Did any RAF aircrew fly Spitfires or Lancasters in WW2 and retire on Tornados?

#1
Random question - would it have been possible for an RAF pilot to have flown in WW2 on Spitfires or Lancaster Bombers and then stayed on in the service long enough as active aircrew to fly the Tornado operationally?

This is linked to a book I'm reading about WW2 bombing campaign and got me thinking on corporate memory and length of service - we have a corporate memory of about 40 years, so its likely we still have got people serving who served under WW2 veterans. I was just curious though about when the last WW2 veterans stopped serving in HM Forces.

I'm struck that we saw a period of enormous revolution and technological change in the mid 20th century and I'm curious how many people went through it first hand.

(And before the inevitable smart alec posts, yes I know about the BBMF so no need to post about that!)
 

_Chimurenga_

LE
Gallery Guru
#2
Did Eric "Winkle" Brown ever have any time on a Tornado?
 
#3
I left the RAF in 71 and served with several ex aircrew from WW 2 but mostly in ground jobs. I did know one ex B of B Hurricane pilot who was CFI at a civvy flying school in 1976.


CFB.
 
#4
Assuming that the individual was 18 in 1945, they'd reach the hard stop of 55 in 1982.

Essentially the veterans of the Normandy landings would have timed out before the landings at San Carlos.

IIRC we had 17yos fighting in 82. Their 55th will be around 2020.
 
#5
@jim30: whilst I can't say definitively, one of my father's (flew '52 to '64'; aged 18 to 30) peers in FEAF based in Malaya went from flying WW2 era aircraft (e.g. Mosquito, Meteor) to Phantoms and finally Jaguars, his last flight in active service being in the latter, aged 56, when he had to bang out; this would have been in about 1980. Given the Tornado came into service in the early '80s, I suspect that the answer to your question would be 'no'.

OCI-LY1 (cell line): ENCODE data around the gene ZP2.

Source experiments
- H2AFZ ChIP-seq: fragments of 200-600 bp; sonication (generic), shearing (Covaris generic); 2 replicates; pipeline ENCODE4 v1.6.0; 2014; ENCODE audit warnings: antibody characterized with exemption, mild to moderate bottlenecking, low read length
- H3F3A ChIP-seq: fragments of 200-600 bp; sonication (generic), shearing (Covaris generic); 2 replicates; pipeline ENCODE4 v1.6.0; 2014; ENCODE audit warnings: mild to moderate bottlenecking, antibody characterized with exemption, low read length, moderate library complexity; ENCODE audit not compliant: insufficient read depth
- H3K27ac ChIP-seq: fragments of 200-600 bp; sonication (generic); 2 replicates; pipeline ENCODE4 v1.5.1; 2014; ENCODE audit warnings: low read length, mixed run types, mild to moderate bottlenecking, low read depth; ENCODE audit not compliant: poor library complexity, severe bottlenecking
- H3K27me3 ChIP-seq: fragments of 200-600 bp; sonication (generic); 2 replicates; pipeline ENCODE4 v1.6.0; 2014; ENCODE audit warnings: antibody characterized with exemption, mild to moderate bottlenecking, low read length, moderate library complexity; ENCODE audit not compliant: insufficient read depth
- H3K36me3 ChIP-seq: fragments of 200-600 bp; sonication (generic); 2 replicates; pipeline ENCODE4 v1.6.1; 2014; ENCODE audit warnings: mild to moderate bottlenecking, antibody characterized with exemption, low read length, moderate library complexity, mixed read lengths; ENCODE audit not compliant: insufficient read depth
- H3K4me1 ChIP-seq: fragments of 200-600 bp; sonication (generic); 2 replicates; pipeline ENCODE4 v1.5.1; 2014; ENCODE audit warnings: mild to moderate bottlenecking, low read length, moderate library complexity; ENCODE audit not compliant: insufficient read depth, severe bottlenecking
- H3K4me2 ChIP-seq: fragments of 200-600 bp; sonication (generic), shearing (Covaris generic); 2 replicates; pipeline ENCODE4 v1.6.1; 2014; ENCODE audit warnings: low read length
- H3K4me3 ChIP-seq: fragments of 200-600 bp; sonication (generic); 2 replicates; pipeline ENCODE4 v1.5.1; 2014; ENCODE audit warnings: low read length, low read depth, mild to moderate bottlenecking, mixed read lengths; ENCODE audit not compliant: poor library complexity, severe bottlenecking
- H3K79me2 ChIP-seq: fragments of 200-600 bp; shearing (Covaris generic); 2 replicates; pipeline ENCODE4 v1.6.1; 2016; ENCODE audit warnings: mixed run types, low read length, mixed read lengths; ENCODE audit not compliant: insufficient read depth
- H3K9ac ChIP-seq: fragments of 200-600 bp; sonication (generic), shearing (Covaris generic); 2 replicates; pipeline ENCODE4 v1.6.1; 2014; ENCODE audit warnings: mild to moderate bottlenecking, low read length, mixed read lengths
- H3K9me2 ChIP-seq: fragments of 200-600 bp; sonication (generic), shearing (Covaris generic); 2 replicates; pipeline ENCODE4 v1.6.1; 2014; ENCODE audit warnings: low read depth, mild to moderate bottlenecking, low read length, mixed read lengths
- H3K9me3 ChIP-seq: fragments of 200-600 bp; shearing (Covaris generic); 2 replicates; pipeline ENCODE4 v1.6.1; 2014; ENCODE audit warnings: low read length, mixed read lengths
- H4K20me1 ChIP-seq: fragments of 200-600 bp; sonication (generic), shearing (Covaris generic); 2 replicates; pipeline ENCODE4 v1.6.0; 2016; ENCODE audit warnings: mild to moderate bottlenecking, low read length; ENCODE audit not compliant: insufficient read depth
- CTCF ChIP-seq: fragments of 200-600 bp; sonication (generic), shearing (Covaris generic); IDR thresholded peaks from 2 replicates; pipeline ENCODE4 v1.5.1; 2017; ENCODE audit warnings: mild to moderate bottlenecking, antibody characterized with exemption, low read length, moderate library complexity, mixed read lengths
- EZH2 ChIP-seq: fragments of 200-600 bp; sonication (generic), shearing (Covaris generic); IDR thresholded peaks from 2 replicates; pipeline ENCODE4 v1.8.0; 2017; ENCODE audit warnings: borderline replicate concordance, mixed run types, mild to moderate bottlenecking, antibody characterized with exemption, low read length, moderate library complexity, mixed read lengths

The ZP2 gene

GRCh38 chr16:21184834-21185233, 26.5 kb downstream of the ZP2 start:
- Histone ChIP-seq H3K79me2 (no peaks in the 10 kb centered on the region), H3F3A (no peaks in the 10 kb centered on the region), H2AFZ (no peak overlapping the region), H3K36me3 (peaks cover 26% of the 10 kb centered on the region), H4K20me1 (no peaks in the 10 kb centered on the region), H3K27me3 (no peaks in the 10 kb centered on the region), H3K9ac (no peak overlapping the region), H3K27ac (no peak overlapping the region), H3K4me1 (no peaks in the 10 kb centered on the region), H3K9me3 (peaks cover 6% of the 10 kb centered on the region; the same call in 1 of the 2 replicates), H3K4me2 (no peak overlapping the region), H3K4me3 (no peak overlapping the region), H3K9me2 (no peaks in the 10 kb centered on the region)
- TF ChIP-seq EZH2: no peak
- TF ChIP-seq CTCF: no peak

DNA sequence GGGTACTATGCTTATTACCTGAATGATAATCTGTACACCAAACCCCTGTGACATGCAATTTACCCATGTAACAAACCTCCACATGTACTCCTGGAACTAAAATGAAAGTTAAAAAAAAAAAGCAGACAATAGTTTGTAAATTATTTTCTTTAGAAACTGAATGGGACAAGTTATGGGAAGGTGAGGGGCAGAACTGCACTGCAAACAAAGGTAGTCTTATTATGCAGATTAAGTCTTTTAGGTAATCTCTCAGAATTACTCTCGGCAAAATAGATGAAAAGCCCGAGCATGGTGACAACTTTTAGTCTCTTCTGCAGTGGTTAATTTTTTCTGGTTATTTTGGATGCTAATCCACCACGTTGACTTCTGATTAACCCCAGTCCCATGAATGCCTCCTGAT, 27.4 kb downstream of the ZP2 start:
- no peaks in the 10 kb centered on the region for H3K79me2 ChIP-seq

#6
Not strictly on topic, but I knew a mechanical type (can't remember his exact trade) who started on Spitfires and finished on VC10's in the mid-1970's
 
#7
I was thinking at least Roland Beamont of test pilot fame may have got in there, but he was responisble for the international testing of the MRCA and (by the looks of it) not a test pilot on it: Roland Beamont - Wikipedia
OK, not operational, but I think that's as close as it could possibly get.
 
#8
I served in 1984 with a paymaster (RAPC in those days) who had been an infantryman in WW2, and had the medals to prove it. I think he was on some form of extended service to age 60 and he retired a couple of years later.

Wiki tells me Tornado first flew in 1974 and entered sqn service in 1979 so I guess it's just about possible.
 
#9
I'll chat to some lads later this week.